Folks want to know what I think about the big media blame-game suggesting that Black and Latino voters are responsible for the anti-gay initiatives passing (esp. prop 8) on Tuesday. I am still too sick to write anything hugely coherent, but here's a list of points to keep in mind:
1. Race-baiting was a huge weapon in this campaign from the primaries to the general election. The media loves it and is looking to divide us into neat segments: the Blacks versus the Gays.
2. Anti-gay legislation passed by much wider margins in much higher numbers in the Bush elections. No record minority voter turn-out then, but no one said "it's the white people! they're all homophobic!"
3. Guess what? There are Black and Latino queers.
4. Gay rights are not the same thing as anti-racism. The movements have different contexts and different histories. White queers have not done their homework on the struggle for racial justice. They simply haven't and it has always turned my stomach when some ignorant middle-class white queer who knows nothing about the meaning of race in America compares marriage equality with the struggle for racial justice. There is loads of racism in the mainstream queer community and its flagship organizations. After years of shunting queers of color to the back of the bus, white queers should not expect to be understood and supported by minority voters. If we want minorities to take up our struggle, we sure as heck ought to have taken up theirs a long time ago. It ain't too late. Do some reading and educate yourselves and don't say one more time that not being allowed to marry is just like Jim Crow.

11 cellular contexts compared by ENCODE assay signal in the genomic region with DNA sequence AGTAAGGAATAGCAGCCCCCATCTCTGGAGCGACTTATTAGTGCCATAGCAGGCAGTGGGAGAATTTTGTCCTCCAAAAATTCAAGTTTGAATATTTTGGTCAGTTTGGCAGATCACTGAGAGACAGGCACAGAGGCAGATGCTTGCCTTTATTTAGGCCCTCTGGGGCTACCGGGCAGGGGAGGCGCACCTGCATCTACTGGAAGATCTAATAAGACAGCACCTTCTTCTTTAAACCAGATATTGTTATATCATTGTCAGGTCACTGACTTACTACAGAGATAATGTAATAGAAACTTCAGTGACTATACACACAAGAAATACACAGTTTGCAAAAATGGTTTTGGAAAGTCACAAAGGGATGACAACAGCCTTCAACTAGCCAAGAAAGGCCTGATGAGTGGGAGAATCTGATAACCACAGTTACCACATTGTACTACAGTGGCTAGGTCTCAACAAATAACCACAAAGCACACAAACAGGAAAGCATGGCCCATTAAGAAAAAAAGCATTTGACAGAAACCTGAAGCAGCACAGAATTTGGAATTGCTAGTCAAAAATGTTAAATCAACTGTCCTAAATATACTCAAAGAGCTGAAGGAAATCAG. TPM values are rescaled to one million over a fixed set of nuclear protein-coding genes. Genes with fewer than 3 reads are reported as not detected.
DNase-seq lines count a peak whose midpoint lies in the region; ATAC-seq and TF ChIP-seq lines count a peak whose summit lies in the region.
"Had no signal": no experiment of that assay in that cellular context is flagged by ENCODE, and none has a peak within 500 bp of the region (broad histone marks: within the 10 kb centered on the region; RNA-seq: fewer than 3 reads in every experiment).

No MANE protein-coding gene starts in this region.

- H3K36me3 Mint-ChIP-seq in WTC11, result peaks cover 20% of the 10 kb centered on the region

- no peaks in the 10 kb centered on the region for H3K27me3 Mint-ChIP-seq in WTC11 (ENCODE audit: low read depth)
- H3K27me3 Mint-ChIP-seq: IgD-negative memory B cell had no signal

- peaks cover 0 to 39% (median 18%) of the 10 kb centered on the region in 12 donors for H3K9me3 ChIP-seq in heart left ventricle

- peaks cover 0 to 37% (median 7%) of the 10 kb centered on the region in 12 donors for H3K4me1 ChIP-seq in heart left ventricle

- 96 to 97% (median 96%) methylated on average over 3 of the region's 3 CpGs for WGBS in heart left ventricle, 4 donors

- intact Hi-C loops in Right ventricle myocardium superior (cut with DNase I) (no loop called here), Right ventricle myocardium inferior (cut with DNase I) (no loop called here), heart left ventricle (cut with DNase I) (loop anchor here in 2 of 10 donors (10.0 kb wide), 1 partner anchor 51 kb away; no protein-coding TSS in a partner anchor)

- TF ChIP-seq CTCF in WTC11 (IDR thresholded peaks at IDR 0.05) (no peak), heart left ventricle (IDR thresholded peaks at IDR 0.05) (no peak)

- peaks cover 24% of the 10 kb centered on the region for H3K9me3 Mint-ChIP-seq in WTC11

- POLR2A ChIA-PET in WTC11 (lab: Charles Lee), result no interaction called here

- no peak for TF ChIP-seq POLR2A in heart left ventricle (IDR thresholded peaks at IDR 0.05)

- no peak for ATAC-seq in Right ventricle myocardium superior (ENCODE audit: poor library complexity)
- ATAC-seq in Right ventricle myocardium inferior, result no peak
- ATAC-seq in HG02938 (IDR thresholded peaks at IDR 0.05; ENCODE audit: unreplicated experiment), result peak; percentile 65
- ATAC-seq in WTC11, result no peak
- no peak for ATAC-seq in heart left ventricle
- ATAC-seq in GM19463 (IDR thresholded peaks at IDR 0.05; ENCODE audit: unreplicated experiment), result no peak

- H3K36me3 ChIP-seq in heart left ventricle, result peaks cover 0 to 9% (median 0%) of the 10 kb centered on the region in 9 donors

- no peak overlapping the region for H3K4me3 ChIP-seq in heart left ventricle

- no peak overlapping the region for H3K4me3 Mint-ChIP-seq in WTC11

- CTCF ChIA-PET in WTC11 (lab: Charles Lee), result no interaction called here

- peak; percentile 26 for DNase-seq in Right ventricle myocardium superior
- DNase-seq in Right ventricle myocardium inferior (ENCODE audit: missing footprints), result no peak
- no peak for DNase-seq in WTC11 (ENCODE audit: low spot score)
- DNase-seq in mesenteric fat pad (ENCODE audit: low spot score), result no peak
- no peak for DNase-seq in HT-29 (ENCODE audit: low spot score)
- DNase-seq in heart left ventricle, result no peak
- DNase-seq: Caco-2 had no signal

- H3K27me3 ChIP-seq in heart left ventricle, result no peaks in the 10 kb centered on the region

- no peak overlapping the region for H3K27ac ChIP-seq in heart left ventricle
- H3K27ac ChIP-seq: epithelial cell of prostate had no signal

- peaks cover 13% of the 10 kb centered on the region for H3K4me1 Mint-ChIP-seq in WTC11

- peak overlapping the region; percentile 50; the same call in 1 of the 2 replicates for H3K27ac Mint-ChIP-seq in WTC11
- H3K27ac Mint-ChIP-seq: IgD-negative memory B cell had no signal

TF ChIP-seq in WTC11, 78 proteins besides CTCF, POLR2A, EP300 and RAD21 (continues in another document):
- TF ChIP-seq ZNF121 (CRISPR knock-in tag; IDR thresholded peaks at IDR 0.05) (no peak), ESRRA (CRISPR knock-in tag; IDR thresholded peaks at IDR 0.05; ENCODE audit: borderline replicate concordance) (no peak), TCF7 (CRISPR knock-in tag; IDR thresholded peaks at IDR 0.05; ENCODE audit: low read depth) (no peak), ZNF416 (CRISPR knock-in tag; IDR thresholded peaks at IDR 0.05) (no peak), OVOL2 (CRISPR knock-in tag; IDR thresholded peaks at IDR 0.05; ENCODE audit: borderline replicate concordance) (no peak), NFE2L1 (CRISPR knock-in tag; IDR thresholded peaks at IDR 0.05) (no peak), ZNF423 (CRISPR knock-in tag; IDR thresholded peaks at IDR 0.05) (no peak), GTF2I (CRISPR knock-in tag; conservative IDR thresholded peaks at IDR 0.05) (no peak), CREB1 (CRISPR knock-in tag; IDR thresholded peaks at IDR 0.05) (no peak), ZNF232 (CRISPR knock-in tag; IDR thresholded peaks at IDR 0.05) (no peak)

I am not saying that one group or the other is more oppressed. I'm saying the history of anti-racist struggle in this country deserves the respect of specificity. Co-opting its imagery is cheap and disrespectful. Not being allowed to marry is precisely that: not being allowed to marry. And that is stupid and sucks on its own without lazy knee-jerk comparisons. But I have to say that there are also worse injustices a person could suffer. And queers have and do suffer much worse. Usually though, these are not the middle and upper -class, privileged white queers who think that civil marriage is the key to liberation. And the people who've suffered the most as queers have been left in the cold by the mainstream movement too.
Saint Francis prayed "not to be understood but to understand" and that's what we white middle-class queers need to work on if we would ask other minority groups to support our concerns.
5. If you are a church-goer, pick up a Bible and read it. Learn as much as you can about it, so that you can educate fellow Christians about what it does and doesn't say. I have a few reading suggestions here. The best actual Bible to read is the Oxford Annotated New Revised Standard Version. Costs a pretty penny, but chock-full of scholarly notes. See also, this post from about this time last year.
Sorry not to be more eloquent ya'll. I have a nasty flu and a raging fever and must get back to bed.
Meanwhile, give some love to my latest (and pretty old yet, since I've been so ill) post at Strollerderby on marriage equality and children.